Best of Behance: Package Design

by Taylor Slattery | March 3, 2022

Source: Hi! ESTUDIO

Design is full of history, and there’s a wealth of information to be learned from the past. However, just as it’s important to look back and reflect on the places we’ve been, it’s equally important to look forward to the places we might go. With increasingly sophisticated tools and powerful processors, creatives can now accomplish on their own what entire teams couldn’t even dream of doing In a not-so-distant past. For the contemporary creative, the possibilities are seemingly limitless. So, in this new series focused on innovation, I’m aiming to shine a light on contemporary designers who are pushing the envelope and evolving the field as a whole.

In this first installation, I thought it might be fun to take a look at something we haven’t explored much: package design. With that said, here are a few of my recent favorites from Behance.

Source: Hi! ESTUDIO

Source: Hi! ESTUDIO

This first project comes to us from Hi! ESTUDIO based in Guadalajara, Mexico. Created as a special “Día de Muertos” edition for Tequila Soledad, this limited edition bottle and packaging design feature an embossed skull motif stacked in rows around the circumference of the bottle. Pulling inspiration from the Ajijic Wall of the Dead, the matte black bottle is finished with a rough-edged coating of warm tan pigment in reference to the burnt clay from which the wall is made. The box, functioning as a coffin of sorts for the bottle, is given a similar matte black treatment. The handwritten inscription on the inner lid and an illustration of a skeleton over top a bed of flowers provide one final connection linking the design to the traditional handmade nature of the wall and much of the other crafts associated with the Day of the Dead.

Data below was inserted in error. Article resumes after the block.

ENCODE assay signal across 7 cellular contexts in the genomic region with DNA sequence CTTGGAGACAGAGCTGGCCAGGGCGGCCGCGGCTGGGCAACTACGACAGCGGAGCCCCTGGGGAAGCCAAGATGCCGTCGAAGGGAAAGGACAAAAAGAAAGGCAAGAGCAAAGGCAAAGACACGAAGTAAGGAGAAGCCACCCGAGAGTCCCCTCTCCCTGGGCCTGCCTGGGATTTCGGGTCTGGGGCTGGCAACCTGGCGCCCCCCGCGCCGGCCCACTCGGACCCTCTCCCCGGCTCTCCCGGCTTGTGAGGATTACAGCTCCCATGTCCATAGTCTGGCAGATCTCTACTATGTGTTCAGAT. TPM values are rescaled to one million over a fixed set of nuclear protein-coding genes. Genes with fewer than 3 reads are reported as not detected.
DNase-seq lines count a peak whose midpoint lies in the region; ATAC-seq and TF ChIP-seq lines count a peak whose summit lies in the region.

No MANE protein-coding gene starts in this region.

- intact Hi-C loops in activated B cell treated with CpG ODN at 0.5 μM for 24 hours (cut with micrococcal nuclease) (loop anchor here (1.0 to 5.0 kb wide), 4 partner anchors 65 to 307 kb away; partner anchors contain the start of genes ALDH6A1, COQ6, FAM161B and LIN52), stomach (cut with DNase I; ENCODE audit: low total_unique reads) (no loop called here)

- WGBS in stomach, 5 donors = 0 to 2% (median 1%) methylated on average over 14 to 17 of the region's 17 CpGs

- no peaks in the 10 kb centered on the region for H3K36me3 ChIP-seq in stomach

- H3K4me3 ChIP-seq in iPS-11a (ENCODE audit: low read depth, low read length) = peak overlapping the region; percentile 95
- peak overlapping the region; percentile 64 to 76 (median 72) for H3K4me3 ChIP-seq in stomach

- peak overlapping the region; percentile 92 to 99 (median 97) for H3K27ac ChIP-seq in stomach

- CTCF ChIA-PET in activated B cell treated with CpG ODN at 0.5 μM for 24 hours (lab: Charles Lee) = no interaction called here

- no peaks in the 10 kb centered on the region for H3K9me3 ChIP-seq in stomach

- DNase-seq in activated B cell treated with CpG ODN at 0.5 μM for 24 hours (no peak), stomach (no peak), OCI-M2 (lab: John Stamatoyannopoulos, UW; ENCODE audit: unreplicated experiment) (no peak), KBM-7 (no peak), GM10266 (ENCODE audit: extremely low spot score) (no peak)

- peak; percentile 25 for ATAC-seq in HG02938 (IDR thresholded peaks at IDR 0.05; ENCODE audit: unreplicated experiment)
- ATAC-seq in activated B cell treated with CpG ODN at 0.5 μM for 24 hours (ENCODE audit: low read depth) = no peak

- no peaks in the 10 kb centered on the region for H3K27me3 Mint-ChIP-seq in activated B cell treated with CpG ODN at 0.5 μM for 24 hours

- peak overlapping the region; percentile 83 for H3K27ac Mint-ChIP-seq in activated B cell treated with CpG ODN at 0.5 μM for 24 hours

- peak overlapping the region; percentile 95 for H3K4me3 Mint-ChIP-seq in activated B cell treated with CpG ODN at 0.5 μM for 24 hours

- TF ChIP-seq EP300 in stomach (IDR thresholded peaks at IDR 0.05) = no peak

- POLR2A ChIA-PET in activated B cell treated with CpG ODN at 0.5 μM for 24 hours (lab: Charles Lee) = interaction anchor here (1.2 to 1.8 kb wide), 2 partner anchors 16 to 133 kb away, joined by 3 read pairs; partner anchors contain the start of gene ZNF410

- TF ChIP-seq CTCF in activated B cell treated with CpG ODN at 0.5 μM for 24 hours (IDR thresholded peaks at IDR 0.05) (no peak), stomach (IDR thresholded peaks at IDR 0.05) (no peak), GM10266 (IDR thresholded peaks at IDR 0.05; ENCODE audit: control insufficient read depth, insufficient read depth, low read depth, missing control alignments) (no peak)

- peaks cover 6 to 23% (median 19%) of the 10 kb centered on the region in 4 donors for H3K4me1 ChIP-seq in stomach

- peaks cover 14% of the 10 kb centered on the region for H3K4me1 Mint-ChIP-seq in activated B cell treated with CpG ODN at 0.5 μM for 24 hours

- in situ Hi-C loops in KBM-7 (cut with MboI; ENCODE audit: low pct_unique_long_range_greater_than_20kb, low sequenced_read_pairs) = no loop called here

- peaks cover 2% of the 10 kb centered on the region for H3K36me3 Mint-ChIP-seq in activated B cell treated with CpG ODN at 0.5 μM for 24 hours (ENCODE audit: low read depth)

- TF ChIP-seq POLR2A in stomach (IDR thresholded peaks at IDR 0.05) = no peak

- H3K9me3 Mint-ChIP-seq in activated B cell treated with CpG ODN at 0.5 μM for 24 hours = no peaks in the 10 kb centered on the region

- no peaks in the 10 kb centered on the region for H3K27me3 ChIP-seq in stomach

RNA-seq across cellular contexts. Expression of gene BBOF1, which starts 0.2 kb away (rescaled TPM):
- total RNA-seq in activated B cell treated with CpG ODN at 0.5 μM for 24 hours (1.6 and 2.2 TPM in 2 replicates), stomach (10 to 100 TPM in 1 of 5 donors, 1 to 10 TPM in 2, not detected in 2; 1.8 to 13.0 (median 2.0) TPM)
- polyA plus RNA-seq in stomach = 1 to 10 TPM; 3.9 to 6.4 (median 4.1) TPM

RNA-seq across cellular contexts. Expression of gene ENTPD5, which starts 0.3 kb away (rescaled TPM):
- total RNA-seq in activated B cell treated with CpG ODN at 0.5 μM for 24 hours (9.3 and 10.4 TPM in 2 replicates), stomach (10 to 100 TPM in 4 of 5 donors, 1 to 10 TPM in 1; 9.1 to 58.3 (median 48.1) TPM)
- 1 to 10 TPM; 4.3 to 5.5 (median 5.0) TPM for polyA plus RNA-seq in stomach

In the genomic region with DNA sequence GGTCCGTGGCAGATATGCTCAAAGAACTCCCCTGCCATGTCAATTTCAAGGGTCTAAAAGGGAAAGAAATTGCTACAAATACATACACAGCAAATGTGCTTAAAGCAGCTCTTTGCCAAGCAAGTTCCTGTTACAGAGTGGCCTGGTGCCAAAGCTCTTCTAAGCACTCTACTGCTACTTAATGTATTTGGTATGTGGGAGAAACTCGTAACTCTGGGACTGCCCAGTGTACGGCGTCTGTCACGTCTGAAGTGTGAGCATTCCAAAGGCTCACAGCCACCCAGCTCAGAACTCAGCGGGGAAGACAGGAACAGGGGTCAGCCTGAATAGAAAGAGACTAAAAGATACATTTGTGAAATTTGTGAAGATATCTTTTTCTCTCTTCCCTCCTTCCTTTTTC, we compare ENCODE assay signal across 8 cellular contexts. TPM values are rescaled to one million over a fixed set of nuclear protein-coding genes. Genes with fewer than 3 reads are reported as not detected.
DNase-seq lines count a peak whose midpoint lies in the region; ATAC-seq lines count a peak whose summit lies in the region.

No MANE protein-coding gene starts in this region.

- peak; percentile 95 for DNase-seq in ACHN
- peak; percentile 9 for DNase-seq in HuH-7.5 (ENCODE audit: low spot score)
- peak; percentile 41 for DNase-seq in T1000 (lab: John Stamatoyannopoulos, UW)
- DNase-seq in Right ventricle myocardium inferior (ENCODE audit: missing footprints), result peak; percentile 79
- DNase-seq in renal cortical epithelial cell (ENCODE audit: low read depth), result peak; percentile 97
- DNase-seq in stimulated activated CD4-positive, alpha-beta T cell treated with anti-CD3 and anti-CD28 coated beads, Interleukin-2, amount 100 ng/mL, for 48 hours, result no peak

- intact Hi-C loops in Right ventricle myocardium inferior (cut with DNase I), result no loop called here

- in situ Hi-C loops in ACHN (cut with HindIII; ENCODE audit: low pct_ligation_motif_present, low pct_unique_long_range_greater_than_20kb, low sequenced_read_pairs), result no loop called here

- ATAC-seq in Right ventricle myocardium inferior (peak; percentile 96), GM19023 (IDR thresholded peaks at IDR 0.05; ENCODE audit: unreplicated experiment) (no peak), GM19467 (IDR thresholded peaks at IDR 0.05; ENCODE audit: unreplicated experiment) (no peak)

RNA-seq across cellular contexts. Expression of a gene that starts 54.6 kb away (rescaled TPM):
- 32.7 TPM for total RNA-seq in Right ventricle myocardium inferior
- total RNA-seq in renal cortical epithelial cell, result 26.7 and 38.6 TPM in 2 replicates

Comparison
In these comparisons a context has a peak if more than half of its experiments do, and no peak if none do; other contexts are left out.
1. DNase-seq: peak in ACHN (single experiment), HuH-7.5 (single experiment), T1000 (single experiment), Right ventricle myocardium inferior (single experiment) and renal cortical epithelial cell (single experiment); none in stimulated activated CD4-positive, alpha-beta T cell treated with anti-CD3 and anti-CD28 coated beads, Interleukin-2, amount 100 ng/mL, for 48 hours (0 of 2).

Source: Studio PullPool

Source: Studio PullPool

When you have access to every color imaginable, sometimes choosing to use none of them is the boldest statement you can make. This coffee package design for Namdaemun created by Studio PullPool, based in Seoul, takes a bold graphic approach to differentiate between the brand’s various blends. Where many might turn to a color-based solution, Studio PullPool instead looks to architecture for inspiration. Pulling several motifs from tiling and brickwork, the studio crafted three unique patterns which serve as the basis for the packaging’s clean, graphic solution. Using only black and white, the system is able to accommodate three in-house blends with its inverse providing another three for specialty single-origin bags. This clever packaging solution displays a great deal of restraint. It’s pared-down aesthetic gives the final packaging a pronounced air of sophistication and confidence, despite featuring very few elements.

Source: Paprika Design

 

Source: Paprika Design

This last entry serves as another testament to the idea that less is more. Designed by Paprika Design for Saga Grand Gin, the bottles feature large black and white photographs cut off just below the eye with a bright yellow wax that also acts as a seal. Intended as a tribute to the Acadian people who were deported by the British government in 1755, the color treatment and clothing give the packaging a strong historical feel. This feeling is reinforced through Paprika’s choice of typography and layout, which is strongly reminiscent of a newspaper. However, by breaking tradition with a bright, opaque yellow wax, and choosing to conceal the identities of those in the photos, the packaging feels at once modern and mysterious.

Hats off to all of those mentioned in this first installation. As they say, there’s more than one way to skin a cat. While each studio’s approach was different, each solution was successful in its own right. Hopefully, this collection has you itching to get out there and make some great work of your own.

 

Taylor is the Managing Editor of Notes on Design. Taylor is a graphic designer, illustrator, and Design Lead at Weirdsleep.

 

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